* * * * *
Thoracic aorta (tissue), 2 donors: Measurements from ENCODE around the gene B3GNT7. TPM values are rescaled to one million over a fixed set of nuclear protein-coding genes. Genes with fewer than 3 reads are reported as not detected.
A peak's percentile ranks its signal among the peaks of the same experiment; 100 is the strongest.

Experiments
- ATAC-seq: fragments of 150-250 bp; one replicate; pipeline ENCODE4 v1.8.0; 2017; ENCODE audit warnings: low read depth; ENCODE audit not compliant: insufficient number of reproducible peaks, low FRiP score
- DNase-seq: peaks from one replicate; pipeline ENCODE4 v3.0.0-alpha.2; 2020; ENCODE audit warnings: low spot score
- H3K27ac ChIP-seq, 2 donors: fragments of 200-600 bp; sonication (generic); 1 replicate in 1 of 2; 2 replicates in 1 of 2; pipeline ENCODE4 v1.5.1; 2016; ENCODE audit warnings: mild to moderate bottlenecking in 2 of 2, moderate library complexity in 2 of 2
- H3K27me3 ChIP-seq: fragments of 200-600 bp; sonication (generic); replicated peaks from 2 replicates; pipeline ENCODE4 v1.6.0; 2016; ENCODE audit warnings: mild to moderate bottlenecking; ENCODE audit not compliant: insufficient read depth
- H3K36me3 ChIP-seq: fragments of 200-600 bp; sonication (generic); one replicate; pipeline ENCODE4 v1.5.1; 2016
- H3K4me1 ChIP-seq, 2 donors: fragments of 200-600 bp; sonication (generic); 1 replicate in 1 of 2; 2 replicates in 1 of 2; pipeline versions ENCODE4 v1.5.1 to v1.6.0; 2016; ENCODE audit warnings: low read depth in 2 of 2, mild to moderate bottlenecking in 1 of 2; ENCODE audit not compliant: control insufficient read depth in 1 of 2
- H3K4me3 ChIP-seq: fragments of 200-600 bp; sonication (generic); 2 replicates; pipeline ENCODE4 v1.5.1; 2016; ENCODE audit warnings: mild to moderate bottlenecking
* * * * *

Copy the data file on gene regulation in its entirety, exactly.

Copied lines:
Thoracic aorta (tissue), 2 donors: Measurements from ENCODE around the gene B3GNT7. TPM values are rescaled to one million over a fixed set of nuclear protein-coding genes. Genes with fewer than 3 reads are reported as not detected.
A peak's percentile ranks its signal among the peaks of the same experiment; 100 is the strongest.

Experiments
- ATAC-seq: fragments of 150-250 bp; one replicate; pipeline ENCODE4 v1.8.0; 2017; ENCODE audit warnings: low read depth; ENCODE audit not compliant: insufficient number of reproducible peaks, low FRiP score
- DNase-seq: peaks from one replicate; pipeline ENCODE4 v3.0.0-alpha.2; 2020; ENCODE audit warnings: low spot score
- H3K27ac ChIP-seq, 2 donors: fragments of 200-600 bp; sonication (generic); 1 replicate in 1 of 2; 2 replicates in 1 of 2; pipeline ENCODE4 v1.5.1; 2016; ENCODE audit warnings: mild to moderate bottlenecking in 2 of 2, moderate library complexity in 2 of 2
- H3K27me3 ChIP-seq: fragments of 200-600 bp; sonication (generic); replicated peaks from 2 replicates; pipeline ENCODE4 v1.6.0; 2016; ENCODE audit warnings: mild to moderate bottlenecking; ENCODE audit not compliant: insufficient read depth
- H3K36me3 ChIP-seq: fragments of 200-600 bp; sonication (generic); one replicate; pipeline ENCODE4 v1.5.1; 2016
- H3K4me1 ChIP-seq, 2 donors: fragments of 200-600 bp; sonication (generic); 1 replicate in 1 of 2; 2 replicates in 1 of 2; pipeline versions ENCODE4 v1.5.1 to v1.6.0; 2016; ENCODE audit warnings: low read depth in 2 of 2, mild to moderate bottlenecking in 1 of 2; ENCODE audit not compliant: control insufficient read depth in 1 of 2
- H3K4me3 ChIP-seq: fragments of 200-600 bp; sonication (generic); 2 replicates; pipeline ENCODE4 v1.5.1; 2016; ENCODE audit warnings: mild to moderate bottlenecking